• NNP: a registered nurse with clinical expertise in neonatal nursing who has obtained a master's degree with supervised clinical experience in the management of newborn infants and their families. The NNP manages patients in collaboration with a physician, usually a pediatrician or neonatologist. Using the acquired knowledge of pathophysiology, pharmacology, and physiology, the NNP may exercise independent judgment in the assessment, diagnosis, and management of infants and in the performance of certain procedures. The NNP may also be responsible for education of staff, research, and developing standards of nursing care.6,7

The spectrum of duties performed by the neonatal APRN will vary among institutions and may be governed by state regulations. Each of these roles currently requires advanced education and a master's degree. Nationally recognized certification examinations and requirements for maintenance education exist for each category.8 Credentialing for practice is currently governed by individual states. Inpatient care privileges are granted by the individual institution. Each institution needs to develop a procedure for the initial granting and subsequent maintenance of privileges, ensuring that the proper professional credentials are in place. That procedure is best developed by the collaborative efforts of the nursing administration and the medical staff.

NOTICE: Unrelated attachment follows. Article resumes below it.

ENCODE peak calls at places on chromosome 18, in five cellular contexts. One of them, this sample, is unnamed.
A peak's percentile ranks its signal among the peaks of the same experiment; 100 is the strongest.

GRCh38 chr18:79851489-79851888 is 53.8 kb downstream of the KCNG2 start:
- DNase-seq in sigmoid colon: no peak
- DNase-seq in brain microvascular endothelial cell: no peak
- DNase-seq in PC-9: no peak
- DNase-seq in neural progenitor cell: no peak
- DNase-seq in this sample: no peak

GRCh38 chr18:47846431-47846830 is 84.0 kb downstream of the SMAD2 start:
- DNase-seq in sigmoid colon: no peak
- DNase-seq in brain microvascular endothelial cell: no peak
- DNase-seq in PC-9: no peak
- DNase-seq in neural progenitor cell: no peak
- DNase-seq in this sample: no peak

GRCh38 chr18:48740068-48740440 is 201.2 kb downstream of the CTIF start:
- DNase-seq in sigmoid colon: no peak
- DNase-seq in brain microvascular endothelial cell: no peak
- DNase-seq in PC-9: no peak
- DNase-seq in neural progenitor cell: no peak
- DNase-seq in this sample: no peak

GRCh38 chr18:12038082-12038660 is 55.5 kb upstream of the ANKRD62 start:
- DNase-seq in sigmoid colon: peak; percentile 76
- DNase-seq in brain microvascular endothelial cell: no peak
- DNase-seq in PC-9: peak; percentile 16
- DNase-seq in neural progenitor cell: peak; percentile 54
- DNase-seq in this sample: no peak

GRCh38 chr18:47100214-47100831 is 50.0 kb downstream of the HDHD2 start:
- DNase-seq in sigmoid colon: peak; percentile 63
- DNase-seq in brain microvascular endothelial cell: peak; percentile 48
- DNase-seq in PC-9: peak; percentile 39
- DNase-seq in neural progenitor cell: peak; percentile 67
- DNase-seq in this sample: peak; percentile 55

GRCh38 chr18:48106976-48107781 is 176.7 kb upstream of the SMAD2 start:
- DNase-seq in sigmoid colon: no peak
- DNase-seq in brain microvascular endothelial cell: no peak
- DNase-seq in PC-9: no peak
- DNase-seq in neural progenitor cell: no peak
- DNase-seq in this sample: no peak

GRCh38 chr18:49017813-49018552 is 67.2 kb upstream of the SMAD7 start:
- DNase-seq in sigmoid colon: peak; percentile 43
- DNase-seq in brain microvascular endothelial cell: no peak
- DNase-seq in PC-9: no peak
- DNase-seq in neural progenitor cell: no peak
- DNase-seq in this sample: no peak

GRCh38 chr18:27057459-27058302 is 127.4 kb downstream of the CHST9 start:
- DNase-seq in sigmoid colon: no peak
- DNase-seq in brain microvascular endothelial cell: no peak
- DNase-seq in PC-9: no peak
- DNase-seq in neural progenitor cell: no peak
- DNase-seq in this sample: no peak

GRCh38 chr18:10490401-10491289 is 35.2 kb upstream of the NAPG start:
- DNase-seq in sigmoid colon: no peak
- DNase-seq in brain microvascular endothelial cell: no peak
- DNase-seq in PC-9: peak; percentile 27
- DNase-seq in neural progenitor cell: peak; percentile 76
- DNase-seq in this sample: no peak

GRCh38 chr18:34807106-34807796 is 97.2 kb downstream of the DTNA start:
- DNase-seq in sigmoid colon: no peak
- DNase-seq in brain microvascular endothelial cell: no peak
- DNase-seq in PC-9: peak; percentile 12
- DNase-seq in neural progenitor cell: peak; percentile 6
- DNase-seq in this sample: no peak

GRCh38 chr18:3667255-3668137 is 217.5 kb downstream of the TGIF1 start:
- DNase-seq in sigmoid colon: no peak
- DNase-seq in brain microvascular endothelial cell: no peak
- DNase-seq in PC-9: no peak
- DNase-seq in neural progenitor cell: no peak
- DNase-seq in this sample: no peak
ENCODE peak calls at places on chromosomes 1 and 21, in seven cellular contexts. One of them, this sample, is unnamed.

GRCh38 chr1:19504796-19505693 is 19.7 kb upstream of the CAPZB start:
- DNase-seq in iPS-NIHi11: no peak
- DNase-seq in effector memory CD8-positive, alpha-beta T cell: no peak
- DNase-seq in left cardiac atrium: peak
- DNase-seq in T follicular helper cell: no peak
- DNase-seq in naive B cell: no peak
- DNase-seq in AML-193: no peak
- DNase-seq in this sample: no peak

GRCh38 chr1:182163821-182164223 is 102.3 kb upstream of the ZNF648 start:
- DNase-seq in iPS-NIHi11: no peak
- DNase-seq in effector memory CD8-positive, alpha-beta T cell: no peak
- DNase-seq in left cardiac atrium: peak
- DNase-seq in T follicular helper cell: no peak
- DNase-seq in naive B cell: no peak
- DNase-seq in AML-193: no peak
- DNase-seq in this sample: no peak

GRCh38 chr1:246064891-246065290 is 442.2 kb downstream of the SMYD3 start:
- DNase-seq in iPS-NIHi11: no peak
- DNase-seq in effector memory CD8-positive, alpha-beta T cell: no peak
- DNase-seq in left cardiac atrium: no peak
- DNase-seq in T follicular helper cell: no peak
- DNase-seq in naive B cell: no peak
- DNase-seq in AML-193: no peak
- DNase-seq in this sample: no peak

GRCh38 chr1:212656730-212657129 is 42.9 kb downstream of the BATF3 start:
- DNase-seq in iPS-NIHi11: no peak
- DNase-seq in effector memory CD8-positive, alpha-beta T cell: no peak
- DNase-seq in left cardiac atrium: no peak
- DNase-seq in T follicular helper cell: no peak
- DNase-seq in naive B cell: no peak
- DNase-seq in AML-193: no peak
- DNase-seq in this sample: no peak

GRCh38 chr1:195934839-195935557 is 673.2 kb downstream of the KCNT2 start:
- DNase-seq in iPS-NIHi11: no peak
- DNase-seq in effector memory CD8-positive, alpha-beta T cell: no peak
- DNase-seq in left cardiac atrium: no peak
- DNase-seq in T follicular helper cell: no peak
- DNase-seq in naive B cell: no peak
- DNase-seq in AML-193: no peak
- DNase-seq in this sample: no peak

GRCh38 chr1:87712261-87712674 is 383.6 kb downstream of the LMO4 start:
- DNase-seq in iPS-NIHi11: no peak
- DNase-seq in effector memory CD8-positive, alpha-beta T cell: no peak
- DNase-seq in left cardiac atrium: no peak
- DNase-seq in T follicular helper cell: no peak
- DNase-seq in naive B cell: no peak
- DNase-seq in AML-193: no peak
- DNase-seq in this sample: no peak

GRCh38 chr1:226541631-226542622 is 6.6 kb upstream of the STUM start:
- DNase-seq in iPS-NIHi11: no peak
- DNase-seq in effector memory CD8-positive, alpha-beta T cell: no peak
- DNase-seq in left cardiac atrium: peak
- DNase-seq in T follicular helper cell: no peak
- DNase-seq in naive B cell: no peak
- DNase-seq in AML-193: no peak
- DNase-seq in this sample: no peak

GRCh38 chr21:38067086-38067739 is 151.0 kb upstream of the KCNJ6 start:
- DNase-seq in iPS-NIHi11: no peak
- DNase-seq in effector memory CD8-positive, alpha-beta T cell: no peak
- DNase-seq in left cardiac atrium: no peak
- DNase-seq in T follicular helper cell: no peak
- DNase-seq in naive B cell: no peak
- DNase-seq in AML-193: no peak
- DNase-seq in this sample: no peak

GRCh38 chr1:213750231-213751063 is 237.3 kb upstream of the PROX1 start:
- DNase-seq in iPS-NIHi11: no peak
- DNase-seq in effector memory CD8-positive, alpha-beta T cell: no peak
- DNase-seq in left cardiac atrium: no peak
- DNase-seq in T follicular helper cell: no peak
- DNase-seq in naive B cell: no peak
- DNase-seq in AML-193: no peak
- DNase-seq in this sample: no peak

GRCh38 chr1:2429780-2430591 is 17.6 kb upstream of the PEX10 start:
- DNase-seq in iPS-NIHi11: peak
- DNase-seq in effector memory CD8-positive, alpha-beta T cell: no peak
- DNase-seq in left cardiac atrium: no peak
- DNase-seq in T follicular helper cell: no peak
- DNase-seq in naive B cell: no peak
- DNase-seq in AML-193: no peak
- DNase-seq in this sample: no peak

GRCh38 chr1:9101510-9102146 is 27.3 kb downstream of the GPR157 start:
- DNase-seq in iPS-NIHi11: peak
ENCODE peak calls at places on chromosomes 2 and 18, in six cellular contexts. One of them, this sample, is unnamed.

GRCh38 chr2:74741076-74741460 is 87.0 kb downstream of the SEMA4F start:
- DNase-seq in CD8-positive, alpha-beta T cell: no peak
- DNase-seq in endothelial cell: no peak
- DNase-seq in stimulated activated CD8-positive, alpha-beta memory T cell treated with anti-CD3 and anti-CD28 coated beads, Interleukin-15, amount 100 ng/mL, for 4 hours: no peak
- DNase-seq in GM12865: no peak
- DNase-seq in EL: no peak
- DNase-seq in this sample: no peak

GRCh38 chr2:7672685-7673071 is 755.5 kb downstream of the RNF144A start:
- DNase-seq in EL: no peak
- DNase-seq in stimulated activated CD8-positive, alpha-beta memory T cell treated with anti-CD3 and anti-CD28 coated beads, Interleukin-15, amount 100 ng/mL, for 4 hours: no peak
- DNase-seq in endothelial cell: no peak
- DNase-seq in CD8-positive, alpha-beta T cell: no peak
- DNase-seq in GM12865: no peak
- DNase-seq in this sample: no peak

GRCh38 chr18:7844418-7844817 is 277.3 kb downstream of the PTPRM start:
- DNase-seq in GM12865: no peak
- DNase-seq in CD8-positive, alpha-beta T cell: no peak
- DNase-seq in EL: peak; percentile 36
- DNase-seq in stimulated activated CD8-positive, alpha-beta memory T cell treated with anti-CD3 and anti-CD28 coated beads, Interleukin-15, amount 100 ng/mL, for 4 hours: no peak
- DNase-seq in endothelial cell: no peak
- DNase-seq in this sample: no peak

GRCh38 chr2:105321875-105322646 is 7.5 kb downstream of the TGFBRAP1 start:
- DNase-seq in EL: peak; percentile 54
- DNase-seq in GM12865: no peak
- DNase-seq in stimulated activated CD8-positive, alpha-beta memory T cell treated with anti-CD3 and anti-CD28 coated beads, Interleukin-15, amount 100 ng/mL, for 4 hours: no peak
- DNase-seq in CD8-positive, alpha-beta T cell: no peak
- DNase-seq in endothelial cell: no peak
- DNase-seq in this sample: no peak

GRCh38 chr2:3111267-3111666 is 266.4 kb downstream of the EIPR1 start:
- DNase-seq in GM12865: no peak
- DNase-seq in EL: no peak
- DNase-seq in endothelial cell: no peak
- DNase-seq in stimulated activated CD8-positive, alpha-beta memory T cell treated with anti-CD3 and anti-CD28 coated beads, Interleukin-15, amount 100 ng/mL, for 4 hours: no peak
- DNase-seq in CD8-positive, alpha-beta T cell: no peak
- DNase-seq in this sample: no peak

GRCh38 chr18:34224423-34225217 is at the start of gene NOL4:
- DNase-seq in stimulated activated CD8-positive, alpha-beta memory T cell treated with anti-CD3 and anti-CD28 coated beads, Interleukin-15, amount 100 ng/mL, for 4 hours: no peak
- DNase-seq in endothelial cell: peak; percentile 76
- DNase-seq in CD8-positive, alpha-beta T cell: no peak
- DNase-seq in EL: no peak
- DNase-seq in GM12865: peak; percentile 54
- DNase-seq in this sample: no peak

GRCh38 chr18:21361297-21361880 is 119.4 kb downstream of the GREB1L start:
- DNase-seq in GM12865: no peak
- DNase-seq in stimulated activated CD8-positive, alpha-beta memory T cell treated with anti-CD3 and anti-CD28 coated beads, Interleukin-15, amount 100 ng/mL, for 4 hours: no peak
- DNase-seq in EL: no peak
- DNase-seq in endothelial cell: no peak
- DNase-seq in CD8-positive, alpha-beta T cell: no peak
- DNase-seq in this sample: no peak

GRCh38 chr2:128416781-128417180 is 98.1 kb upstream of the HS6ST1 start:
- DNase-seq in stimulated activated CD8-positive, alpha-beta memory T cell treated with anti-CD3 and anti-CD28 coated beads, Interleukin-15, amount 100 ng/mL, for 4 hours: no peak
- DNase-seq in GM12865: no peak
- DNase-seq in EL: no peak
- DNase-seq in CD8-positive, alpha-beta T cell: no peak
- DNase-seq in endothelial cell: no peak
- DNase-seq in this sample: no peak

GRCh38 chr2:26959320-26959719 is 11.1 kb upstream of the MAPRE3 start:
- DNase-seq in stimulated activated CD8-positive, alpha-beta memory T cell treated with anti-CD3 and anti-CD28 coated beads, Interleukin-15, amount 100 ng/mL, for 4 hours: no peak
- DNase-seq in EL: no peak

1. Medical care by the APRN for patients receiving level III newborn intensive care is provided in collaboration with, or under the supervision of, a physician, usually a neonatologist.

  2. Medical care by the APRN for patients receiving level I and II care is provided in collaboration with, or under the supervision of, a physician with special interest and experience in neonatal medicine, usually a pediatrician or neonatologist.

  3. Determination of whether the APRN practices in collaboration with, or under the supervision of, a physician should be determined in accordance with the board of nursing regulations in the state in which the APRN is practicing.8

  4. The APRN should be certified by a nationally recognized organization and should maintain that certification.